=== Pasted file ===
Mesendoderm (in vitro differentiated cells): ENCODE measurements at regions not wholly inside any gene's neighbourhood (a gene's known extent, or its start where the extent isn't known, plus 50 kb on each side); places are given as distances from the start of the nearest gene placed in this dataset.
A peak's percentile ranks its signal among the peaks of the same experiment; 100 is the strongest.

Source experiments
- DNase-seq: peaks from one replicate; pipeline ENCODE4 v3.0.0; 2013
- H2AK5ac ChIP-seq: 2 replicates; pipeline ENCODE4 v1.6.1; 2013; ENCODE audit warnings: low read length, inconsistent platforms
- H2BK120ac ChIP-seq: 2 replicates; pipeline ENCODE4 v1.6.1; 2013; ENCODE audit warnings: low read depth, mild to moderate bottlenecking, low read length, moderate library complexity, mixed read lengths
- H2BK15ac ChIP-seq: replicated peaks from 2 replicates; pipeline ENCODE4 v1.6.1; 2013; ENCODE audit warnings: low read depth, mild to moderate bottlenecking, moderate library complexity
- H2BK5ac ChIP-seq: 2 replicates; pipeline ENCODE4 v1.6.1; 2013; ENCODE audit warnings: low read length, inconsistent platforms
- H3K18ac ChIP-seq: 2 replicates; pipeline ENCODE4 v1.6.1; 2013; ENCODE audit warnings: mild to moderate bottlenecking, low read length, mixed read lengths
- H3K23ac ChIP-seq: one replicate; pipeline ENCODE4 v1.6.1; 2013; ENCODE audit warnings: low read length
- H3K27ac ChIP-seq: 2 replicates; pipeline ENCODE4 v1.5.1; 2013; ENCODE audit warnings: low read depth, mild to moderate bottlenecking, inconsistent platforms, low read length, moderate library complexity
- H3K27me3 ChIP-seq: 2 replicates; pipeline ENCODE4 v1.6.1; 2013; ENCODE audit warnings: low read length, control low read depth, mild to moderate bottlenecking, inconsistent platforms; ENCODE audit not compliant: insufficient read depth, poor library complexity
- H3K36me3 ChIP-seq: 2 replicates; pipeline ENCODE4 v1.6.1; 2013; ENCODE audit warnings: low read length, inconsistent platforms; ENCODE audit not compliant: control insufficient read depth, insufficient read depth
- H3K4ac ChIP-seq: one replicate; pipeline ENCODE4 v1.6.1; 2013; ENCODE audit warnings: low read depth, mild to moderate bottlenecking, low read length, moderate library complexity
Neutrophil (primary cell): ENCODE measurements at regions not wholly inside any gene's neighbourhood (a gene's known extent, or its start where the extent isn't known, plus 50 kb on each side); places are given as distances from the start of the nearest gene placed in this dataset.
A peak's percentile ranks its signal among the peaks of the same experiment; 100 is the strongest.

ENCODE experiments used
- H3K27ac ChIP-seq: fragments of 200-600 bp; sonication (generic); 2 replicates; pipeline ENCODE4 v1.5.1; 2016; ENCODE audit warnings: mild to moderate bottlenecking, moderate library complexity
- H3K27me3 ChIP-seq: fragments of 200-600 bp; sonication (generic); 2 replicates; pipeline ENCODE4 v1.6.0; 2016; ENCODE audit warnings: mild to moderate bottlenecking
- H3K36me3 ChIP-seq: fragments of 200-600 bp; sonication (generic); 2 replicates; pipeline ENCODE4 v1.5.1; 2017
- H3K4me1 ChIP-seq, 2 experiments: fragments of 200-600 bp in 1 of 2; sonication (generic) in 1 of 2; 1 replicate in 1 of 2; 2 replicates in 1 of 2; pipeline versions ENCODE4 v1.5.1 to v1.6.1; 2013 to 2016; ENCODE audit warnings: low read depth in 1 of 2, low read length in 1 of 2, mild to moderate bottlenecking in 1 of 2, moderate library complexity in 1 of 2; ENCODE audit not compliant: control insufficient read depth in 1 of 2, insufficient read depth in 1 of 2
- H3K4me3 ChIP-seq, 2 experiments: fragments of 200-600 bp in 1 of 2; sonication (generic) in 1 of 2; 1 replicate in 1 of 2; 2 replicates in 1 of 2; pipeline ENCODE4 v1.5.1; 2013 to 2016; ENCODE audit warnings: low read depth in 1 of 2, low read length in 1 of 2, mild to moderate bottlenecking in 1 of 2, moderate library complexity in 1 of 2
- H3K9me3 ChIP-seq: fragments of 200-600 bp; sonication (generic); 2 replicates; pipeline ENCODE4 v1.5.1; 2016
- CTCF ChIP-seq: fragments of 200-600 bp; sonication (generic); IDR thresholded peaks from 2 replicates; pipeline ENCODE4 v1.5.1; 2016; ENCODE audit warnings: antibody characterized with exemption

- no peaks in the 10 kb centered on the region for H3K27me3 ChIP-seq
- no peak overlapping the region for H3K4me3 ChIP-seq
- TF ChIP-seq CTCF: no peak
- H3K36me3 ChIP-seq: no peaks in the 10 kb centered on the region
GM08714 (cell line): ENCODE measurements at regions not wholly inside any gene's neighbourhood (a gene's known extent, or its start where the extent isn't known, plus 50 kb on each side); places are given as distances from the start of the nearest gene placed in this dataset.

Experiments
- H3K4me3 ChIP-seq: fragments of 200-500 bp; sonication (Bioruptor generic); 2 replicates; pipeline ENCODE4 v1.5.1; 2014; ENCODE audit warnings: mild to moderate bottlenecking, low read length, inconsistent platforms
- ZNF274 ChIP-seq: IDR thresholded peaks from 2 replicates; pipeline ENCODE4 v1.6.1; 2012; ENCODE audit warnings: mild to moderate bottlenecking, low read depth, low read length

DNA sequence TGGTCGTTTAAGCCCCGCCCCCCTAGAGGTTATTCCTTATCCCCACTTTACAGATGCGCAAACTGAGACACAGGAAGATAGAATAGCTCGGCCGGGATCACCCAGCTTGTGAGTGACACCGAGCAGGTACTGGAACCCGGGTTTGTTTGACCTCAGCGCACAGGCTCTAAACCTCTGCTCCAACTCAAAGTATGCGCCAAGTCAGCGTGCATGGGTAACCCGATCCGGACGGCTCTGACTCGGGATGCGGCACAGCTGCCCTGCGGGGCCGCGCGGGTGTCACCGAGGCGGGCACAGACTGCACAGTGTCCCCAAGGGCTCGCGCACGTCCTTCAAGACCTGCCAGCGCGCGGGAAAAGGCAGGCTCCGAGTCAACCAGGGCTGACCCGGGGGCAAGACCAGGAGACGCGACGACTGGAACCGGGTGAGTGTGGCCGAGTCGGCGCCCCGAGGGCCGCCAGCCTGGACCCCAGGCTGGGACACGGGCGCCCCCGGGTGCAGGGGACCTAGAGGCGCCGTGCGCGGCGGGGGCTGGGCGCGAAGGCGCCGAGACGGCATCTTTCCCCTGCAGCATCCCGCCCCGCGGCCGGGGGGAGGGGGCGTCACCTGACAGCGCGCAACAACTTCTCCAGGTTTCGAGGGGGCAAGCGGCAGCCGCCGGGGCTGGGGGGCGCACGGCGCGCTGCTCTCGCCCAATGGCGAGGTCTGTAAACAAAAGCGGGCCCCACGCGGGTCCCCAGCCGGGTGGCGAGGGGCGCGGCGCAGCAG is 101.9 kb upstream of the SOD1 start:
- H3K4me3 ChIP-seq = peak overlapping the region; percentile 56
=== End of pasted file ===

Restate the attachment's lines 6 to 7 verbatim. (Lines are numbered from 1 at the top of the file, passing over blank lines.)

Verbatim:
- H2BK120ac ChIP-seq: 2 replicates; pipeline ENCODE4 v1.6.1; 2013; ENCODE audit warnings: low read depth, mild to moderate bottlenecking, low read length, moderate library complexity, mixed read lengths
- H2BK15ac ChIP-seq: replicated peaks from 2 replicates; pipeline ENCODE4 v1.6.1; 2013; ENCODE audit warnings: low read depth, mild to moderate bottlenecking, moderate library complexity